Beef in­quiry’s lack of ac­tion slammed

North East & Goulburn Murray Farmer - - NEWS - By SHANE DOUTHIE

THE lack of ac­tion to re­form the red meat in­dus­try came un­der heavy fire last month from Sen­a­tors and lo­cal beef pro­duc­ers.

Na­tion­als Sen­a­tor for Vic­to­ria, Brid­get McKen­zie, speak­ing at a Se­nate hear­ing, said she was as­tounded at the level of in­ac­tiv­ity in re­form­ing the in­dus­try.

“The ACCC handed down its fi­nal re­port in March this year into the red meat pro­cess­ing in­dus­try and yet five months later no ac­tion has been taken on those rec­om­men­da­tions,” Sen­a­tor McKen­zie said.

“In a Se­nate hear­ing into the red meat is­sue, Gabrielle Ford from the ACCC was asked to give one ex­am­ple of in­dus­try work­ing to­wards im­ple­ment­ing any of their 15 rec­om­men­da­tions – she could not do so.

“I frankly am unim­pressed that there seems to be so lit­tle will from in­dus­try in chang­ing the cur­rent sys­tem which many claim in­cludes an abuse of mar­ket power.

“The ACCC’s fi­nal re­port rec­om­men­da­tions in­clude meat pro­ces­sors pub­lish­ing price grids for sales made di­rect to pro­ces­sors, an in­crease in the fre­quency of ran­dom and unan­nounced au­dits of cat­tle grad­ing and trim­ming in pro­cess­ing plants and the in­tro­duc­tion of an in­de­pen­dent dis­pute res­o­lu­tion process to ap­ply across the in­dus­try.

“Yet de­spite th­ese rec­om­men­da­tions, AMIC pro­ces­sors have told the Se­nate in­quiry they have not changed their minds that pro­duc­ers’ com­plaints are not based on ev­i­dence.

“That flies in the face of ev­i­dence and is not good enough.”

Sen­a­tor McKen­zie said it is up to the ACCC to pros­e­cute anti-com­pet­i­tive be­hav­iour in the red meat in­dus­try.

“I have asked that the Red Meat Ad­vi­sory Coun­cil ap­pear be­fore the Se­nate Com­mit­tee (this week) to give an up­date on what ex­actly is hap­pen­ing as they are the ones tasked by the ACCC to lead in­dus­try changes,” she said.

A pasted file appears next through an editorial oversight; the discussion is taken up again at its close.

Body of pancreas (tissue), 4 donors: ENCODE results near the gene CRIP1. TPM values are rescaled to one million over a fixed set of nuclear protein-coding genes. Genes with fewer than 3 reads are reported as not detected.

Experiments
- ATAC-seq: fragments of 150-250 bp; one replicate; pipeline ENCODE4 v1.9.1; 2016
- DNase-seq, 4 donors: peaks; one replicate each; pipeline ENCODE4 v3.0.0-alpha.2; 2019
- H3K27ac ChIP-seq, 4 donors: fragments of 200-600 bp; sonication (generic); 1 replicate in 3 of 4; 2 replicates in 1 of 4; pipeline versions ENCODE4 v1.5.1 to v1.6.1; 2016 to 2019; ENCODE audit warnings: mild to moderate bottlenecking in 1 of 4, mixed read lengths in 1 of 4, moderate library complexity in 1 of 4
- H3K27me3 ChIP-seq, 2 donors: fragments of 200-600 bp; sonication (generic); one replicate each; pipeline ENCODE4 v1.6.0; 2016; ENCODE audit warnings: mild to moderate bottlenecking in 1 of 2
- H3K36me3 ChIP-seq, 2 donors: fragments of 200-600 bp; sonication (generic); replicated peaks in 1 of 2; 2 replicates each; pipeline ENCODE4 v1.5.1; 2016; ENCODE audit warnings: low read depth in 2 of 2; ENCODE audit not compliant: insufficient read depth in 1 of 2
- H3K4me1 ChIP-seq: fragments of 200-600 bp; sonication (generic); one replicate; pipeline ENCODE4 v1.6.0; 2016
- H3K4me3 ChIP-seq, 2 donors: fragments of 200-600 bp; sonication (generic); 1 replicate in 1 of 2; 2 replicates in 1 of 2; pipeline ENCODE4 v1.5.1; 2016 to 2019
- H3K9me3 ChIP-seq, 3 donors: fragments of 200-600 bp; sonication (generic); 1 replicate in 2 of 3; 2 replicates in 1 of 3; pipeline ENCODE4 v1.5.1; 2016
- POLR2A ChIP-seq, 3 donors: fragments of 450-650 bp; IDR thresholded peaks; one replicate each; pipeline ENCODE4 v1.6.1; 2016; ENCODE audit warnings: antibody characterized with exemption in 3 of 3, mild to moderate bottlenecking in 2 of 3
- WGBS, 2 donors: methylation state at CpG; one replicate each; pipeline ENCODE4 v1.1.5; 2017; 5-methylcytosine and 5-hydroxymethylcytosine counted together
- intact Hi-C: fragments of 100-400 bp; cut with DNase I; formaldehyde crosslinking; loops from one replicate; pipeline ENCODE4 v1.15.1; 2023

An ACCC spokesper­son said the ACCC re­port iden­ti­fied a need for the en­tire in­dus­try to take re­spon­si­bil­ity for mak­ing im­prove­ments to the sec­tor.

“The ACCC rec­om­mended that the Red Meat Ad­vi­sory Coun­cil as­sume re­spon­si­bil­ity for over­see­ing the im­ple­ment­ing of the rec­om­men­da­tions of the Cat­tle and Beef Mar­ket Study and mon­i­tor­ing com­pli­ance, as RMAC rep­re­sents a di­verse range of in­dus­try in­ter­ests,” the spokesper­son said.

“The ACCC en­cour­ages in­dus­try par­tic­i­pants to work con­struc­tively with the RMAC to en­sure that they are im­ple­mented as quickly as pos­si­ble.”

Un­der the Com­pe­ti­tion and Con­sumer Act the ACCC can take ac­tion through the courts when there is ev­i­dence of il­le­gal anti-com­pet­i­tive be­hav­iour.

The spokesper­son said the ACCC would make no fur­ther com­ment.

Greg Mirabella, for­mer Wan­garatta VFF branch pres­i­dent and one of the key ar­chi­tects of lo­cal sub­mis­sions made to the in­quiry, said his branch had warned the in­quiry at the time that any rec­om­men­da­tions must be im­ple­mented by an in­de­pen­dent body.

“We called for a Depart­ment of Trea­sury squad to do the im­ple­men­ta­tions rather than the ex­ist­ing in­dus­try bod­ies that they went with and that’s the ex­act rea­son why noth­ing has hap­pened,” he said.

“While beef prices are high most farm­ers have put their anger in abeyance but if you asked them about the lack of ac­tion they would just shake their heads.

“It seems we keep get­ting the same bar­ri­ers pre­vent­ing change, the same peo­ple re­spon­si­ble.”

Mr Mirabella said the least the in­quiry could have done was rec­om­mend a manda­tory code of con­duct for sa­le­yard oper­a­tors which would have been pre­ven­ta­tive and trans­par­ent com­pared to the Com­pe­ti­tion and Con­sumer Act which he de­scribed as opaque with a far too high bur­den of proof.

“We wanted the gov­ern­ment to help us by pro­vid­ing some­one with power but in­stead they flicked it off to an in­dus­try body,” he said.

“So tell us what the in­dus­try is.

“The ma­jor­ity of the in­dus­try is small-time pro­duc­ers and what power do they have?

“The pro­duc­ers are one end of the in­dus­try get­ting screwed over by the other end.

“It was a false and wrong premise to be­gin with.”

NO AC­TION: De­spite plenty of rhetoric, lit­tle has changed in the red meat in­dus­try to bet­ter pro­tect farm­ers.

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